What is critical illness insurance?
Critical illness insurance plans are also called critical care insurance or critical illness coverage. These plans provide a lump- sum cash benefit to help cover expenses related to a qualifying serious illness.
Why would I need a critical illness insurance plan?
A critical illness can happen to anyone — and at any time, without warning. Whether it’s happened to a family member or a friend, most of us are probably familiar with the hardships a serious illness can bring.
Unfortunately, a serious illness can also cause financial strain. A person may be unable to work for a time. Plus, medical bills and other unexpected expenses can add up. A medical health insurance plan may cover some health care costs. But often, it won’t cover it all. That’s where a critical illness plan can help.
See how critical illness insurance helps cover your costs
With a critical illness insurance plan, you can use your cash-benefit funds as you see fit. This includes paying everyday living expenses while out of work and more, including:
Mortgage or rent payments, groceries, childcare and more
Out-of-pocket medical costs
Prescriptions and other medications
Treatment by a specialist or rehabilitation
Transportation to and from treatment
What does a critical illness plan cover?
With critical illness insurance, a lump sum is paid by your Golden Rule Insurance Company critical illness plan, up to the maximum lifetime benefit. This cash benefit payment is paid directly to you for expenses related to:1
Loss of hearing, speech, or vision
Loss of independent living2
Advanced Alzheimer’s disease
Major organ transplant
Carcinoma in situ
Coronary artery bypass graft
Critical conditions covered will vary by plan — and plan design and availability vary by state. As you're shopping for a plan, review the details carefully to understand what may be covered by the plan you choose.
Frequently asked questions about critical illness insurance
Explore these common questions to learn how critical illness insurance may give you some of the financial protection you need if a serious illness happens.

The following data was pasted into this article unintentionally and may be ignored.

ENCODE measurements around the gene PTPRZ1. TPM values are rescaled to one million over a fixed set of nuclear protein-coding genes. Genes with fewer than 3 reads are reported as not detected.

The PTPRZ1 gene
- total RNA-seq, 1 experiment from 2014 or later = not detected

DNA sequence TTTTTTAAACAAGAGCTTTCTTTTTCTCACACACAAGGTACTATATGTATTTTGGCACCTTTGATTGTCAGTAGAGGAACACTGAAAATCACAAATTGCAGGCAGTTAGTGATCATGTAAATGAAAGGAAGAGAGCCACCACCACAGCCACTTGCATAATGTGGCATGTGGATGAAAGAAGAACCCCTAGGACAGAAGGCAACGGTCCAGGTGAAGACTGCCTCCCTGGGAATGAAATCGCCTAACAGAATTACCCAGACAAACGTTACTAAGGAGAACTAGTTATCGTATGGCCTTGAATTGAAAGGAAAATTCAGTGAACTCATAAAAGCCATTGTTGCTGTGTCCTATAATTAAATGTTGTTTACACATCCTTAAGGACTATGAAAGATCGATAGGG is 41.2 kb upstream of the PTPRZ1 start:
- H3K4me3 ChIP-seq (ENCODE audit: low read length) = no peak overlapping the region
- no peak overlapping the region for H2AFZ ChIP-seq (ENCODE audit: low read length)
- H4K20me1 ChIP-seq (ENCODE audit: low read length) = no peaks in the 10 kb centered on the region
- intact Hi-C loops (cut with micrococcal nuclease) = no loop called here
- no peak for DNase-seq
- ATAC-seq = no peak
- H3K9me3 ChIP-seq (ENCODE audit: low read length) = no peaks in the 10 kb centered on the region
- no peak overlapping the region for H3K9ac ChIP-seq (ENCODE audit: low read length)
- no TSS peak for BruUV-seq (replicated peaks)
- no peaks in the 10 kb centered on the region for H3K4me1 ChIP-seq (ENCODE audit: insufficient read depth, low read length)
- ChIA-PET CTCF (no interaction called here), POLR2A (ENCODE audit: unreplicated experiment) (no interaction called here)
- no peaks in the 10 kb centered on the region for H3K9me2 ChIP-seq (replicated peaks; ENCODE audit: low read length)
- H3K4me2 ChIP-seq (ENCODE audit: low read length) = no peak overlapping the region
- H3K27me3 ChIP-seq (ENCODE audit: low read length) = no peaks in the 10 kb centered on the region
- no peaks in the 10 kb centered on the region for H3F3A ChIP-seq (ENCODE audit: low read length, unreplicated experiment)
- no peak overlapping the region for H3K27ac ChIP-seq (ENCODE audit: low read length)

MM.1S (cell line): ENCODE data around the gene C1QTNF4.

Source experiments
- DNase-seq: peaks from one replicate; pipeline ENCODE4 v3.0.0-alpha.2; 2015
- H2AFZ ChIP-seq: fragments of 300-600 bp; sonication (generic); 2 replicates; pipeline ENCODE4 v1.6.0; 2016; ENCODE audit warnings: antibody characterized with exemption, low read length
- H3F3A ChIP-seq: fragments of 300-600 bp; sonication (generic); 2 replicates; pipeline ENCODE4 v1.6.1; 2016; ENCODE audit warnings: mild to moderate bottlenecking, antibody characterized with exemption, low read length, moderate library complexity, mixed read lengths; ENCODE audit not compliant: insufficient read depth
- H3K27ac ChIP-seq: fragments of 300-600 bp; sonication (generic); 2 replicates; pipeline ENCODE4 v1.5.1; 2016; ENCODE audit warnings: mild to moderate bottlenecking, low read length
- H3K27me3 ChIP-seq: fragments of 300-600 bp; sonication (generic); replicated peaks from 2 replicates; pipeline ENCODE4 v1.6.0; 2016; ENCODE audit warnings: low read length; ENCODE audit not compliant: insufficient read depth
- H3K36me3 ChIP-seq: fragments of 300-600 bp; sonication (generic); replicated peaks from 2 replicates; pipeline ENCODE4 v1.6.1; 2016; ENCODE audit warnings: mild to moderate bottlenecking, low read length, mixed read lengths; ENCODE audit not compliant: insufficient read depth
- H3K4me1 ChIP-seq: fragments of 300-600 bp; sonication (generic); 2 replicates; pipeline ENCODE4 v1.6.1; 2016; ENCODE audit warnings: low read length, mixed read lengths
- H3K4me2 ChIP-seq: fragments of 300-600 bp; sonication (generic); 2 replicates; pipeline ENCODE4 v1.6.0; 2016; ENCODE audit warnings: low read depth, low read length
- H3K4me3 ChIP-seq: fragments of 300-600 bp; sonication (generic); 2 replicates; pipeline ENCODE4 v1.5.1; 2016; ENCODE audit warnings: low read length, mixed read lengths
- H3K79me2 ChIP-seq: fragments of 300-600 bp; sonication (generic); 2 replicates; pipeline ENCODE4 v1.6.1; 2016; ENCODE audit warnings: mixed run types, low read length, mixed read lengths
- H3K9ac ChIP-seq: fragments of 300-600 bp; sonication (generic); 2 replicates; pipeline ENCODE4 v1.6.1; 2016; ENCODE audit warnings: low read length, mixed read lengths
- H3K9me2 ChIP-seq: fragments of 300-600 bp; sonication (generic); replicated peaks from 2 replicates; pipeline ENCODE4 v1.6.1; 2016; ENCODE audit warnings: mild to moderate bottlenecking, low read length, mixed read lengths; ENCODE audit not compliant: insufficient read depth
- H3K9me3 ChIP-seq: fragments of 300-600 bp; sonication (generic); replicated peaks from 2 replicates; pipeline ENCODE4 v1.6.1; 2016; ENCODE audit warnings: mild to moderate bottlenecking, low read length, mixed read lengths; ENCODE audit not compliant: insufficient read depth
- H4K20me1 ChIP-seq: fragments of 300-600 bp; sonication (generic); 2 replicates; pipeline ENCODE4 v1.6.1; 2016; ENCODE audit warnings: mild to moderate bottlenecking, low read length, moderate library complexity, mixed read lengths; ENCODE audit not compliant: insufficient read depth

You may want to consider your situation to decide what’s best for you. Often, you may find that you’d benefit from a critical illness plan if you:
- Are the primary financial provider of the household
- Have a high-deductible health insurance plan
- Have limited savings for an unexpected illness
A critical illness plan provides an emergency fund to help cover financial needs when a serious illness happens. For example, if a person chooses a critical illness policy with a $30,000 Maximum Lifetime Benefit, here’s how it would work. (The person and event depicted here is fictional and does not represent an actual case.)
- A covered person receives a first diagnosis of a stroke. (The policy must be in place for 30 days or more.)
- Critical illness insurance pays $30,000 to the person with the policy.
- The person can use the $30,000 any way they choose.
Most American households are savings limited. That means they can replace less than one month of their income through liquid savings. Critical illness coverage can give families financial help in hard times.
To decide on the amount, think about your specific needs and situation. As a guide, in 2021, according to a General Re Life Corporation market research survey, the average benefit amount for each new critical illness insurance policy was just over $28,000.5
No. Critical illness coverage is not the same as catastrophic coverage.
Critical illness plans offer a lump sum payment in the event you have a specific covered illness or condition. Critical illness plans do not include coverage for an injury like an accident insurance plan or catastrophic health insurance would. Critical illness plans cover a specific amount for a specific illness or condition based on the plan you choose.
Yes, there is a 30-day waiting period on critical illness benefits in most states. The first diagnosis must be made at least 30 days after the effective date for your plan.
Explore more supplemental plans
View more plans, like dental, vision and other cash-benefit plans, that offer coverage for expenses not covered by a medical plan.
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